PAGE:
A few days later, he left the hospital. The kids were at school, but his wife drove him home. “What do you think it’s going to cost?” she asked.

“I don’t know. You can’t really put a price tag on your health.”

Regina seemed to contemplate this premise until they were home. She opened up a can of beans and emptied it into a plastic microwavable container. When it was hot, she set it in front of him and made to leave.

He coughed. “I thought we might celebrate later.”

“But darling, you hate celebrations.” She kissed him on the forehead and got in the car.

When the kids came home, they rushed past him to the living room, where they had an Xbox. He followed after.

“What’s that you’re playing there? Some game?”

“Nothing,” said Timothy, shutting off the console. The rest of them scampered off behind him. “Please don’t be mad. It’s my fault.”

David said nothing.

“Aren’t you going to hit him, Daddy?”

#abuse, #family, #father, #microfiction, #parents, #patriarchy, #second-chances, #terrible, #violence

Apologies

A nice breakfast would work. She woke up especially early to mix dough for the cinnamon wheels, which were his favorite. Her recipe used yeast, so she had to start it several hours in advance. With that time, she could finish cleaning the kitchen, the bathroom, all her favorite parts of the house, where she was so lucky to live.

She was scrubbing the floor when her uncle bellowed, “What’s all the racket? Don’t you know I’m trying to sleep?” He was standing behind her, red-faced and unmade. Tabitha could think of nothing to say more articulate than “I’m sorry.” When she said it, her uncle mocked her, “I’m sorry,” and stomped off back to his room.

When the rolls were in the oven, Uncle Bert came out again. “I’m late for work. I have to go. Try to do something productive today, huh?”

“Oh. I made cinnamon buns. They’ll be done in a minute.”

Her uncle smirked in exasperation. “Sure, I’ll tell that to my boss. Sorry I couldn’t get to work on time, my niece insisted I eat junk food. Are you trying to embarrass me?”

Tabitha lowered her head and swallowed. “I’ll save them for you.”

“Don’t bother. They’re only good warm.”

She watched his car drive out down the gravel path. She’d have to spend the rest of the day figuring out an appropriate apology for wasting all that flour and butter, which isn’t free. Not to mention the rat poison. She was really sorry to have wasted that.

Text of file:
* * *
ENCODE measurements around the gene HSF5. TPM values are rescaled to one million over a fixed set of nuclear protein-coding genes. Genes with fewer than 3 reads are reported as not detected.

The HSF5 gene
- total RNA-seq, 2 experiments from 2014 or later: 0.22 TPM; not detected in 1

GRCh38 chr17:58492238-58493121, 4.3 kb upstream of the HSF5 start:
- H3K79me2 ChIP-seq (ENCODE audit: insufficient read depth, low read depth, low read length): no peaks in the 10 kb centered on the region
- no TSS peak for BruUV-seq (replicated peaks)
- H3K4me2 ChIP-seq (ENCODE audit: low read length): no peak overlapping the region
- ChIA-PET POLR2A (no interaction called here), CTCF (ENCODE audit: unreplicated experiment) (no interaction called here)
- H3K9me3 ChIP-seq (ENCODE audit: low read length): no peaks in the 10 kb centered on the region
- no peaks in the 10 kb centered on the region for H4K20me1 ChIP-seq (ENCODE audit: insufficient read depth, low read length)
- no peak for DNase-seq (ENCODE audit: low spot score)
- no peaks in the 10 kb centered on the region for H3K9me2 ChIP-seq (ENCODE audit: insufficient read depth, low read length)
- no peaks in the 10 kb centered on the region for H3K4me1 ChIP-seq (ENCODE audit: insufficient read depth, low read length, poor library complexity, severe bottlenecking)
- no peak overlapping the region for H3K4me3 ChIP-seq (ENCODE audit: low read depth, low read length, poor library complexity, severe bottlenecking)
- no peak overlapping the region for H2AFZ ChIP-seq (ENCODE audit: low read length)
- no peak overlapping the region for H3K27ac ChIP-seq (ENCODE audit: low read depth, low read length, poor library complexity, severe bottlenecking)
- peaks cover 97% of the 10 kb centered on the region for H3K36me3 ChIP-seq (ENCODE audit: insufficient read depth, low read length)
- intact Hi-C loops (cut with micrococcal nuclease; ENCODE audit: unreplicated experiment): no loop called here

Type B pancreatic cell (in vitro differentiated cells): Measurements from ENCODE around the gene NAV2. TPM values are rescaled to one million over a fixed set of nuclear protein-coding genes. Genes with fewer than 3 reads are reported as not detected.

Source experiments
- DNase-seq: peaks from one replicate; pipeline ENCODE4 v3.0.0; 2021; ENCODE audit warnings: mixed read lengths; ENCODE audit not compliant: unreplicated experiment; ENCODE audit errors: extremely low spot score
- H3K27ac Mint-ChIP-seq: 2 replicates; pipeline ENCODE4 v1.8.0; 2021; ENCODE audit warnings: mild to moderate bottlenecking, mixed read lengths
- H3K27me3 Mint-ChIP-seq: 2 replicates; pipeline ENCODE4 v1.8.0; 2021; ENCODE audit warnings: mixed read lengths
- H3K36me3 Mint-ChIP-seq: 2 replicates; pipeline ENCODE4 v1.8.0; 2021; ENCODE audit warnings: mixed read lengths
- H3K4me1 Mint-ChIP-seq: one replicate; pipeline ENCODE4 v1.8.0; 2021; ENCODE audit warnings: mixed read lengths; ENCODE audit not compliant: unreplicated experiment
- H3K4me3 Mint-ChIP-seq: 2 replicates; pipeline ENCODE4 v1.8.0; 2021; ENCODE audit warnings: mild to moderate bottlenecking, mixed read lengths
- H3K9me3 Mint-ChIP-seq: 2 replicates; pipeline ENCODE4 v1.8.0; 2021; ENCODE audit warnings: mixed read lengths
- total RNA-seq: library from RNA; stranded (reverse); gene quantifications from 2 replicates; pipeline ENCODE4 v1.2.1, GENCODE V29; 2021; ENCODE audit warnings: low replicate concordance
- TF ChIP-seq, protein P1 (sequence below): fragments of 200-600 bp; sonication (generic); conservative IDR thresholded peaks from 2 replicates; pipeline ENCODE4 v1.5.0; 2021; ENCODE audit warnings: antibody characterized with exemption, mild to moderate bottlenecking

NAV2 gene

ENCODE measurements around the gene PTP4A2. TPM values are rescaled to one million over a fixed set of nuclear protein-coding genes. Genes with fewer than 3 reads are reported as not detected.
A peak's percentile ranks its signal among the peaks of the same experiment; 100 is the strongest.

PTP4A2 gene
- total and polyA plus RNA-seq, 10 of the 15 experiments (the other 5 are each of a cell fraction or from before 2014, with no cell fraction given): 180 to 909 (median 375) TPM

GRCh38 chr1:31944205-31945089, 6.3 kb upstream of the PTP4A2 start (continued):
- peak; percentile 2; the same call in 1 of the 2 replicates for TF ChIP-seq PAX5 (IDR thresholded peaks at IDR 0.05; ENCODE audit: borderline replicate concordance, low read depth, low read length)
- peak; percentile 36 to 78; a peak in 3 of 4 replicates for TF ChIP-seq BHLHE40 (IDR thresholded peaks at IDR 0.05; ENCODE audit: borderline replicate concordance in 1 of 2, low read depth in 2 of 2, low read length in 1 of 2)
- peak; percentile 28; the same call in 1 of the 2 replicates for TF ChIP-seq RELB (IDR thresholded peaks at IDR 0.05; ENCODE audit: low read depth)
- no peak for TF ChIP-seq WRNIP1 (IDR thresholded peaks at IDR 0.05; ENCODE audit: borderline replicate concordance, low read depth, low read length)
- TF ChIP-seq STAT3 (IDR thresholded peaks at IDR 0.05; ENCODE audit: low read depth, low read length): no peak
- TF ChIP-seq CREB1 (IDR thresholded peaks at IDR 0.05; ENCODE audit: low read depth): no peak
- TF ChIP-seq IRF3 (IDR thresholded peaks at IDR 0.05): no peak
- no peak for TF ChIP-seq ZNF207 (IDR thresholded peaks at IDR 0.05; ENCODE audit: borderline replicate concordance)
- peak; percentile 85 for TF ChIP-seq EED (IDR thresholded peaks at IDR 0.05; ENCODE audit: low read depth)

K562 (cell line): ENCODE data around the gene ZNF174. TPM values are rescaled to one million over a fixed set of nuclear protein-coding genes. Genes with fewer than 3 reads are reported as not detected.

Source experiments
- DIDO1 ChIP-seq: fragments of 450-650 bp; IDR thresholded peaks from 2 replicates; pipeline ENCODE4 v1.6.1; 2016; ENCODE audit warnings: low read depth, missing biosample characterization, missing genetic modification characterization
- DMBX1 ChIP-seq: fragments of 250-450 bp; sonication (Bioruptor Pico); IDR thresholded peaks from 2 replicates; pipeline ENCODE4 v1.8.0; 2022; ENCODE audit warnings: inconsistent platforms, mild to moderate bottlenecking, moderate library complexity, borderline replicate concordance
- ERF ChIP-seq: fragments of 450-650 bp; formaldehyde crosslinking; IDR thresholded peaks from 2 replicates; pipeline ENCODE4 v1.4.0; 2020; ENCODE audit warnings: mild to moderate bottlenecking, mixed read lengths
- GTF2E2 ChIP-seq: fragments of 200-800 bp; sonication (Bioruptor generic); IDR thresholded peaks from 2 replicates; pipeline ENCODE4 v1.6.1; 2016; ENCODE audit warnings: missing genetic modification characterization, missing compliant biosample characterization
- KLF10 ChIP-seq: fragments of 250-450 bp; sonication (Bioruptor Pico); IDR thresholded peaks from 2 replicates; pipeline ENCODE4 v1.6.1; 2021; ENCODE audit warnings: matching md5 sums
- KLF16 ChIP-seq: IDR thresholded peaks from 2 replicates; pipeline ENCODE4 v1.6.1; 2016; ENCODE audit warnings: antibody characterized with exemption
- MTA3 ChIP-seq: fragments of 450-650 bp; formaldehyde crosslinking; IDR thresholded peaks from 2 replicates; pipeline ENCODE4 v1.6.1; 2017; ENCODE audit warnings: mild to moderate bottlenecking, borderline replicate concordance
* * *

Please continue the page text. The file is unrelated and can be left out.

#abuse, #apology, #cinnamon-rolls, #microfiction, #murderers

Ogre (masochism)

Though the caravan was lined with lights in all manner of color and size, they did little to clarify the evening. Glorn could not see far, and he could not hold his hand over his eyes to find the balance between glare and dim. His hands were secured over his head. He could break the rope at any time, and he took comfort in the thought, but it was just a thought. A number of baseballs struck him in the chest from where he could not see.

“This brute comes from a race that doesn’t feel pain, so throw as hard as you can!” Edgar announced. The balls seemed to come in a quicker rhythm. Their impact was not precise enough to be a massage, but Glorn was not uncomfortable.

“Eight hundred years ago, these monsters were employed by the great Genghis Khan in his takeover of The Far East, until they threatened to take over themselves. Your abuse, ladies and gentlemen, is all that is keeping this one docile. Three balls for just one dollar! Five swings of the the whip for ten!”

A child stood on the platform behind him, with his father. Glorn heard the three of them talking — Edgar and the customers — about the proper technique and protocol for whip swinging.

“The follow-through is important. Think about where the tip is headed.”

Edgar demonstrated with a strike of his own, well-practiced. No one would hit hard enough if he didn’t show them that they could.

The boy’s attempts were sloppy and soft. Edgar told him to try a few more times.

“I think that’s enough.”

“No, Dad, he likes it!”

The whip snapped just once more, and the baseballs stopped coming. Glorn snarled at the empty fairground.

“Pervert!” someone shouted.

It kept him docile.

#abuse, #fairground, #microfiction, #mythical-creatures, #paraphilia, #the-fetishists